Typeface Matters

When done right, social responsibility gives back—to the charity and the business. And, as this research shows, something as simple as typeface choice matters.

Donors were one-sixth more likely to give when the typeface matched the message. In this case, that meant “warmth-focused” messages were handwritten while “competence-focused” initiatives were machine-written.

​Typeface has interested me for a couple years now. I might be embarrassed to tell you how much time I spent choosing the font for this site…and then tweaking it.

Seems like for some businesses it is time well spent.

Typeface matters: Donations go up depending on typeface choice

I Can’t Help Myself…I’ve Done it Again

Ever in the pursuit of the perfect website design…

One of my biggest weaknesses (yet also a strength) is the fact that I like to fiddle with the design of my site. I feel like I have a very specific vision of what I want my site to look like.

The trick is that I have to balance that with how to best design it in such a way that I can work on serving information on community memberships, showing tasteful ads, display affiliate partnerships, etc. I’m trying to make a little money here and I want to show you how I do that along the way.

While my Hermes wordpress theme was very fast, it didn’t seem to allow me the ability to add a simple righthand column to display a little extra info. I experimented just a bit but decided for now to switch to the Twenty Sixteen wordpress theme. I love the classic and clean blog look of this theme, and it shows the full posts on the main page…which is nice because people who land here can spend more time on the page vice having to click around. (Although…do I want people to click around?) The only downside is that when I tested it over at Pingdom.com it failed the “speed test” miserably. Ugh. So I’ll be working on that.

All that to say, if you visit my site over the next few days you may seem some changes. Don’t worry, content will always be king and my content isn’t going anywhere. Hopefully I will just make it easier to peruse it all.

Drop a comment if you prefer the old design, like this one better, or just don’t give a damn.

Oh, and Happy Leap Day!!

How to pick a FREE WordPress Theme That is FAST!

If you didn’t consider speed when picking your WordPress Theme…

In my research on SEO for a small website, one topic I came across a few times was experts saying that my site should have a “modern design” and that it needs to be “mobile ready”. The writers of these articles almost always mention website responsiveness, speed, and loading times.

Websites should load in under 1 second!!

Said many of the articles I read…referring to short attention spans, mobile internet speeds, etc.

With my past websites, I would dabble in trying to make my site a little more lightweight, but I never really cared too much. If it loaded in a couple seconds then I was good.

Photo by Oladimeji Ajegbile on Pexels.com

However, a couple years ago I came across this website speed test over at Pingdom.com. It opened my eyes as to how slow some sites are, including my own past blogs!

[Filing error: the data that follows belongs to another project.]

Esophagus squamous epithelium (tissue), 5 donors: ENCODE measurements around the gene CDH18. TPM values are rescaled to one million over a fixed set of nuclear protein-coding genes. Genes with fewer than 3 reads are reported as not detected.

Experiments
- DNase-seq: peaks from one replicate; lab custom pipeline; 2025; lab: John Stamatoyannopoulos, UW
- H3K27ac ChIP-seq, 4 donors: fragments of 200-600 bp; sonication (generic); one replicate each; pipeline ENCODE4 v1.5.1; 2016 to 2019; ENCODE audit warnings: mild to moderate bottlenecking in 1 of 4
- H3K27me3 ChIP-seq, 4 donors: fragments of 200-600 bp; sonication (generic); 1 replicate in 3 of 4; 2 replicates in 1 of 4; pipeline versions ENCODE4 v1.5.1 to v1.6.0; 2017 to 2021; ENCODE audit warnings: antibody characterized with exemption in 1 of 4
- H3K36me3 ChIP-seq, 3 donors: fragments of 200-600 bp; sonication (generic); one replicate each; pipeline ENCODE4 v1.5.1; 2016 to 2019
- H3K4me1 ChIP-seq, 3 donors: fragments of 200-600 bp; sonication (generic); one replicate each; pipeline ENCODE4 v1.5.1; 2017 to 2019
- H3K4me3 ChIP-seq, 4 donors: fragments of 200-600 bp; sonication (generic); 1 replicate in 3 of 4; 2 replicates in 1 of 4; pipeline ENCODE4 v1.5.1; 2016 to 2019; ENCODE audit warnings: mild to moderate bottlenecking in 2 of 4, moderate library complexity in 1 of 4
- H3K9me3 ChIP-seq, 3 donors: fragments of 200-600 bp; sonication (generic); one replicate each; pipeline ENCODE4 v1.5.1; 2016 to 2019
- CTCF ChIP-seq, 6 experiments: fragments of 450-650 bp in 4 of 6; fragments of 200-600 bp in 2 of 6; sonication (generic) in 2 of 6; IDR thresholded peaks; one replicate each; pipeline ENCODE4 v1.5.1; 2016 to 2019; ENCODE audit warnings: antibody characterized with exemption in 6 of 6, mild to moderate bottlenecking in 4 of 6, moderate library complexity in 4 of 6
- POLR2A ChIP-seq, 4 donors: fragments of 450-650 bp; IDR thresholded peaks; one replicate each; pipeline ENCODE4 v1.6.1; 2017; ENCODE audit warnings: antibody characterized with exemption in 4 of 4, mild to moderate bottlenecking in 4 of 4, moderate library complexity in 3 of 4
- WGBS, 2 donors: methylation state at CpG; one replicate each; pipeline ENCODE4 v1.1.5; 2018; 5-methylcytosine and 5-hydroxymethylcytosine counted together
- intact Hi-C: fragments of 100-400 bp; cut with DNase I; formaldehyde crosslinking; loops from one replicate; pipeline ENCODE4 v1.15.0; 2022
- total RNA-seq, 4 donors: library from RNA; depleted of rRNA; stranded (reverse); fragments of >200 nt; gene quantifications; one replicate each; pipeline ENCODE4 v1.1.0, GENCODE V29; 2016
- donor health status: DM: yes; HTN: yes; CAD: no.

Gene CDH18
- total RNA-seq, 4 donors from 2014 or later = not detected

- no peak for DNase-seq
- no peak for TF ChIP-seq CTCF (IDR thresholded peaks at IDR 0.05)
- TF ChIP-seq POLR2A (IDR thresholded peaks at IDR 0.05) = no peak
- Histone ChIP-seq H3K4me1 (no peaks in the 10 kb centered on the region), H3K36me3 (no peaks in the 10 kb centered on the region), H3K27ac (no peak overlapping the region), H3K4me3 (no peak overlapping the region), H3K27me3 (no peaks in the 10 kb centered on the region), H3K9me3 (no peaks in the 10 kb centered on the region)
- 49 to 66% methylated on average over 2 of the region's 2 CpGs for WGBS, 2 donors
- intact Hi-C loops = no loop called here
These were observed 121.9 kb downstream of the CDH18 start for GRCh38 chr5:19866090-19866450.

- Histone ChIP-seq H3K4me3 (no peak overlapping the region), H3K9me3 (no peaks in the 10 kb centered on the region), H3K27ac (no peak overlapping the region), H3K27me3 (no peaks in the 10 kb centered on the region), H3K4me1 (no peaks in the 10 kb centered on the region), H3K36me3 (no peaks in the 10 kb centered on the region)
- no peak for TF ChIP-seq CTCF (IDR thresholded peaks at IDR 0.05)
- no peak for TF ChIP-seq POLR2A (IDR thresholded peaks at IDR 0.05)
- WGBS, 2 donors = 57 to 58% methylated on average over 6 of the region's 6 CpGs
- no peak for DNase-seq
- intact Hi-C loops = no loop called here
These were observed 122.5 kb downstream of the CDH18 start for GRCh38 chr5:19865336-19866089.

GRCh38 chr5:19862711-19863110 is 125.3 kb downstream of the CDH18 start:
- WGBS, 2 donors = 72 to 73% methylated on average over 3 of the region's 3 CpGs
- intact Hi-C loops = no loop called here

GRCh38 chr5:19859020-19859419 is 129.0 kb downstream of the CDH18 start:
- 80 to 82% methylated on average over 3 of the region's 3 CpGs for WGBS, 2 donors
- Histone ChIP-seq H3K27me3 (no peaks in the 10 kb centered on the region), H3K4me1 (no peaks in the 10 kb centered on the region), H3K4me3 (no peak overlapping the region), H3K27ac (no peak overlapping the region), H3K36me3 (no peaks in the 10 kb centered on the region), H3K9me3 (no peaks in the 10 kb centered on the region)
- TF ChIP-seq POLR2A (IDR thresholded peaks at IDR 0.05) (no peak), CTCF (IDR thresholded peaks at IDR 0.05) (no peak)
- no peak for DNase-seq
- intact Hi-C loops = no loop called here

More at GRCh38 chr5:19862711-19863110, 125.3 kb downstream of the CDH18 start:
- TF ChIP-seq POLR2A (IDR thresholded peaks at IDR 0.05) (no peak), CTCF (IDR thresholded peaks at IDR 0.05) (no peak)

But no more!!

After a bit of research, and some fiddling with various WordPress themes, I’ve found a theme that has significantly sped up my own site. I also adopted some tools and tips on things to consider when trying to make your website faster. While load speed isn’t quite the same as mobile SEO…if your SEO is amazing but your site won’t load, will people read it?

Who needs a Fast and Mobile ready Website?

Anyone and everyone. As previously mentioned, the shift to mobile has dictated the need for faster load times as over 50% of internet searches are generated from a mobile device. Whether you are a write, blogger, tech reviewer, or more…mobile design and SEO is crazy important.

WordPress hosting and themes aren’t just for the little guys either. Here are some pretty big sites and companies that use WordPress.

  • TechCrunch
  • The New Yorker
  • BBC America
  • Bloomberg Professional
  • The Official Star Wars Blog
  • Variety
  • Sony Music
  • MTV News

What is a WordPress Theme?

Essentially the theme you pick is the layout of your website. According to WordPress…

a theme is a collection of templates and stylesheets used to define the appearance and display of a WordPress powered website.

This is basically how your site will look and your theme will dictates how your readers will interact with your site. If things are not laid out well, your bounce rate (when people come to your site and leave without clicking around) will be much higher.

Why Does a WP Theme Matter?

Design matters but not 100%. This is largely because you probably don’t want your website to look like something from the 90s…unless that is what you’re going for. You will want to get your site looking like you want, and how you want people to interact with it…but load speed will be a HUGE component of your initial traffic inlet…or at least what lands people on your front page or keeps them reading your blog link they clicked. You are MUCH MORE LIKELY to have someone come to and browse your website (or conduct a session as Google Analytics calls it) if it loads as fast as possible when they click that link.